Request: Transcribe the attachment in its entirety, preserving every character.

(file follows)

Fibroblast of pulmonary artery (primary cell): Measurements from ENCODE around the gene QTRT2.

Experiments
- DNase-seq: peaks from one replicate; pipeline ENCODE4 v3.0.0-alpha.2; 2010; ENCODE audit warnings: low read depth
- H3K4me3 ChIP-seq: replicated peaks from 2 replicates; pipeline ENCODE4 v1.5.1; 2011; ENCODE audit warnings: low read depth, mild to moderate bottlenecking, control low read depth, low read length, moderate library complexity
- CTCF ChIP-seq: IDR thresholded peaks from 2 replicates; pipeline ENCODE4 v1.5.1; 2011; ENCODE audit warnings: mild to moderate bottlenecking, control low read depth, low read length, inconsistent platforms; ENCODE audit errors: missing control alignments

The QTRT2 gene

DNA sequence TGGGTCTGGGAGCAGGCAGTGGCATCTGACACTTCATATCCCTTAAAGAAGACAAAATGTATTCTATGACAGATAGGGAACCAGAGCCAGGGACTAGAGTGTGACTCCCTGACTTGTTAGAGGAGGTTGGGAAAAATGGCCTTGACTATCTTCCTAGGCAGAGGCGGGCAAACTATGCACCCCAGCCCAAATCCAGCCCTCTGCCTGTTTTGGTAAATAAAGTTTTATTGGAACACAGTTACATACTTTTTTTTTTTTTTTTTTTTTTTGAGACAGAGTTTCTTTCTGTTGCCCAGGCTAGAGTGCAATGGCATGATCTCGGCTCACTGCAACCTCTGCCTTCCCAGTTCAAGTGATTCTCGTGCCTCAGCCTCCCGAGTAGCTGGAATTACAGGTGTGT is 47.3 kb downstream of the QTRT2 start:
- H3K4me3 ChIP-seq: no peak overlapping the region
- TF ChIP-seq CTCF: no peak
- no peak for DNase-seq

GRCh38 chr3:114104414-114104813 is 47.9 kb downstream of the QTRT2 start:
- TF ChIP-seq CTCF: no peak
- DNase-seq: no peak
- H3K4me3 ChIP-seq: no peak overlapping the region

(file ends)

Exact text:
Fibroblast of pulmonary artery (primary cell): Measurements from ENCODE around the gene QTRT2.

Experiments
- DNase-seq: peaks from one replicate; pipeline ENCODE4 v3.0.0-alpha.2; 2010; ENCODE audit warnings: low read depth
- H3K4me3 ChIP-seq: replicated peaks from 2 replicates; pipeline ENCODE4 v1.5.1; 2011; ENCODE audit warnings: low read depth, mild to moderate bottlenecking, control low read depth, low read length, moderate library complexity
- CTCF ChIP-seq: IDR thresholded peaks from 2 replicates; pipeline ENCODE4 v1.5.1; 2011; ENCODE audit warnings: mild to moderate bottlenecking, control low read depth, low read length, inconsistent platforms; ENCODE audit errors: missing control alignments

The QTRT2 gene

DNA sequence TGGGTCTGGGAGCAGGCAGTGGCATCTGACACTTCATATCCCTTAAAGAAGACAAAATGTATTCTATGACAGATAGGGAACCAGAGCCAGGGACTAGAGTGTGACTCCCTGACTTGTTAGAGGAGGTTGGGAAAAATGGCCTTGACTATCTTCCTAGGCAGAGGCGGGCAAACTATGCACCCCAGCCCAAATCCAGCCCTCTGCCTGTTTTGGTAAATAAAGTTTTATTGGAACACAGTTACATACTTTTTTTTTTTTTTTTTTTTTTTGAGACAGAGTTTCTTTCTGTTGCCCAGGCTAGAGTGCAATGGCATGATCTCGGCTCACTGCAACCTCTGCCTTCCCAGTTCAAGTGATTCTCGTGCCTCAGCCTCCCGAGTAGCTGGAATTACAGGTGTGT is 47.3 kb downstream of the QTRT2 start:
- H3K4me3 ChIP-seq: no peak overlapping the region
- TF ChIP-seq CTCF: no peak
- no peak for DNase-seq

GRCh38 chr3:114104414-114104813 is 47.9 kb downstream of the QTRT2 start:
- TF ChIP-seq CTCF: no peak
- DNase-seq: no peak
- H3K4me3 ChIP-seq: no peak overlapping the region